By Attorney General Rob McKenna
Special for Sunshine Week
As both Attorney General and a former King County Council member, I have always believed in the core principle of transparency in government as a means of building trust and demonstrating accountability.
In fact, “T” for transparency is the first of the six core values of the Attorney General’s Office:
As technology advances, the sheer volume of generated information increases. Maintaining transparency becomes more complicated and time-consuming.
But that’s not a reason to abandon our goals. Rather, it becomes more important than ever to manage our records-tracking systems and to develop new ways to use technology to make government even more transparent.
I was proud to support a new budget transparency measure requested by the Washington Policy Center and approved during the recent Legislative session. Senate Bill 6818 directs the state Office of Financial Management to develop a searchable Web site to help the public identify how the state is spending their money. Citizens need to be informed about the cost of government and where their tax dollars are being spent. The new law helps the public quantify the priorities they have for government and better understand the choices government makes when revenues are tight.
Also this session, Auditor Brian Sonntag and I requested legislation (HB 3292) that would have required government entities to record executive sessions. Emphasizing technology once again, Auditor Sonntag and I recommended using a digital audio recorder to capture the proceedings in executive sessions. Those are meetings where government officials meet behind closed doors to discuss highly sensitive issues such as personnel issues, real estate transactions and other issues as allowed under the Open Public Meetings Act.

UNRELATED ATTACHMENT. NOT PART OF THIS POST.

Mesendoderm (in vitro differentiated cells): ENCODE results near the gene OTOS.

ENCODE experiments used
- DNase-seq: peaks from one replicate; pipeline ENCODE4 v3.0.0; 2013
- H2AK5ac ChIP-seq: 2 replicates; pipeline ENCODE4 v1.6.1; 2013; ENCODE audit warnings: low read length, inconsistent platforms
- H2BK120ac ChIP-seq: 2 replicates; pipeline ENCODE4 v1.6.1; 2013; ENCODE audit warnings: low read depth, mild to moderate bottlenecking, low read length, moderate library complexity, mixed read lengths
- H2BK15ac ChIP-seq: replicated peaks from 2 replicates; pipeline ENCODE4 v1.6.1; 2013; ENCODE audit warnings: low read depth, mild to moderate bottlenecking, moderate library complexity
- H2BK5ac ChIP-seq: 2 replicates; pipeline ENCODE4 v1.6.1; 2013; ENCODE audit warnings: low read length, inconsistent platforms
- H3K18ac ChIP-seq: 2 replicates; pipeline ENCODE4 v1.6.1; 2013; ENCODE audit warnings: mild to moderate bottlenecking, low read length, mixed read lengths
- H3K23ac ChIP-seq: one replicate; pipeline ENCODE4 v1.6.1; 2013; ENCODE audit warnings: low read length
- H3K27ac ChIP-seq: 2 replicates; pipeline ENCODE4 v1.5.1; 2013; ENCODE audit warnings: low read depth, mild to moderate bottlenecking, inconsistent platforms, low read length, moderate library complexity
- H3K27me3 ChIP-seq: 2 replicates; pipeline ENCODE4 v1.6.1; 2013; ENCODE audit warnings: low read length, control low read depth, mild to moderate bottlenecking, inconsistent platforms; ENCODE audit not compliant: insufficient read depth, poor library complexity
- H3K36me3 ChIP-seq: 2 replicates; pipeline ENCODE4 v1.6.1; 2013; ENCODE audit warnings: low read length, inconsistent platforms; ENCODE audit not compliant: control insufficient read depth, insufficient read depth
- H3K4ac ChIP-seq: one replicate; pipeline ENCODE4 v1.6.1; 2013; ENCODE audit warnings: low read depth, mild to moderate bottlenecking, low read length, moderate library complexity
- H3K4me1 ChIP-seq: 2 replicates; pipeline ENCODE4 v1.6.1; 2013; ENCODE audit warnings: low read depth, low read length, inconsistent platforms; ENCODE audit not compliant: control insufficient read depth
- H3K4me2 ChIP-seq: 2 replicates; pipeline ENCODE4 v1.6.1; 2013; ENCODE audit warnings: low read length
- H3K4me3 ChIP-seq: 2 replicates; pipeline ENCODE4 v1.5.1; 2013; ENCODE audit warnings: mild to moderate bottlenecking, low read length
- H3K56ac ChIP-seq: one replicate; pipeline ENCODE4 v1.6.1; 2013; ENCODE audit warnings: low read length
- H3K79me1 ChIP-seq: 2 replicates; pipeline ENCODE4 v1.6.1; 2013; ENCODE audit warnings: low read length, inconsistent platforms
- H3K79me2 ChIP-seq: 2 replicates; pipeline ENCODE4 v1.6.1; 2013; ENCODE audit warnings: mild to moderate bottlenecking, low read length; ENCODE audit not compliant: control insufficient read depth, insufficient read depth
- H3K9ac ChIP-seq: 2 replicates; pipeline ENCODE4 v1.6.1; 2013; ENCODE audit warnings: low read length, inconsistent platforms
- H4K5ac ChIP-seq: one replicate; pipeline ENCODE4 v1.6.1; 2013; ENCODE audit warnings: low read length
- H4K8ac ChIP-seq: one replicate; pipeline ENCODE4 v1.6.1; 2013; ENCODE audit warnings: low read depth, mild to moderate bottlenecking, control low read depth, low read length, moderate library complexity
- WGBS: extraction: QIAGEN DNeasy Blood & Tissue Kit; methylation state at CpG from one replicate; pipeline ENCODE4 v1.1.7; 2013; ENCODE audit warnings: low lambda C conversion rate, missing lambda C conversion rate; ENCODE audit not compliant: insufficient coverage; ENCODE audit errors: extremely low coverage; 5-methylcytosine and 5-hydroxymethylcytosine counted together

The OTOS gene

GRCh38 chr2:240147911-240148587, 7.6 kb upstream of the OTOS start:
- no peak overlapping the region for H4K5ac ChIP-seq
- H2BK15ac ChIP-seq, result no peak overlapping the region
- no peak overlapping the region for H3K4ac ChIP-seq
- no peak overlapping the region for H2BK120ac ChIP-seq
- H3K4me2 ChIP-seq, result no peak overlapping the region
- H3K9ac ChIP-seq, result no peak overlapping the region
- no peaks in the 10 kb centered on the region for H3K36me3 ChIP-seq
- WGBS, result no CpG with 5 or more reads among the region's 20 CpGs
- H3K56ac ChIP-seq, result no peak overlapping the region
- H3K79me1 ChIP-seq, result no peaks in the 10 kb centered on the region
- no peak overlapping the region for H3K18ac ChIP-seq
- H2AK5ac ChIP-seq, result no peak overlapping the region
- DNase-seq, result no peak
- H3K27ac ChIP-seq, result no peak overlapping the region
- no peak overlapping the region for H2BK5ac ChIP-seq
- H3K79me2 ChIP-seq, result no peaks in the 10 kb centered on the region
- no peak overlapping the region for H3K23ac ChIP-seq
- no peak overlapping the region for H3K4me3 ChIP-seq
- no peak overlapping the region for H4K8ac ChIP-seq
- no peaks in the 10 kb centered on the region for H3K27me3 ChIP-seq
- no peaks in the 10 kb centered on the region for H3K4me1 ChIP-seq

The state Auditor has noted more than 450 instances in just three years where executive sessions were an issue in their audits of local governments. The law is clear that officials must state why they are calling an executive session, and limit its duration to a fixed period, to help assure transparency.
A digital auditor recorder with more than 130 hours of storage and software to download the audio to a secure server costs as little as $60 and takes up as much room as a candy bar. Such a small investment could help assure government accountability and provide the public with peace of mind. At the same time, such a law would provide government decision makers some protection against claims of improper executive sessions, saving thousands of dollars in legal fees and arguments when disputes arise. I will continue to pursue this legislation in the future.
Finally, using technology to reduce the cost of transparency and support sustainability, our office has developed model rules on electronic records and developed new technology to better store and retrieve e-mail.
The electronic model rules help governments reduce the amount of paper documents they provide to requestors by giving guidance on providing records electronically. With technology, thousands of pages of documents can be provided in an electronic format that helps reduce the amount of paper used and allows the requestor to more easily search for the information they are seeking.
Our new e-mail storage and retrieval system resulted in national recognition for our IT director in Government Technology for allowing the agency to not only search and retrieve e-mail text but documents attached to that e-mail.
The recent Sunshine Week poll indicates that more than 90 percent of respondents feel open government is important both at the state and local levels.
Let’s use technology in our favor and increase transparency for those we serve.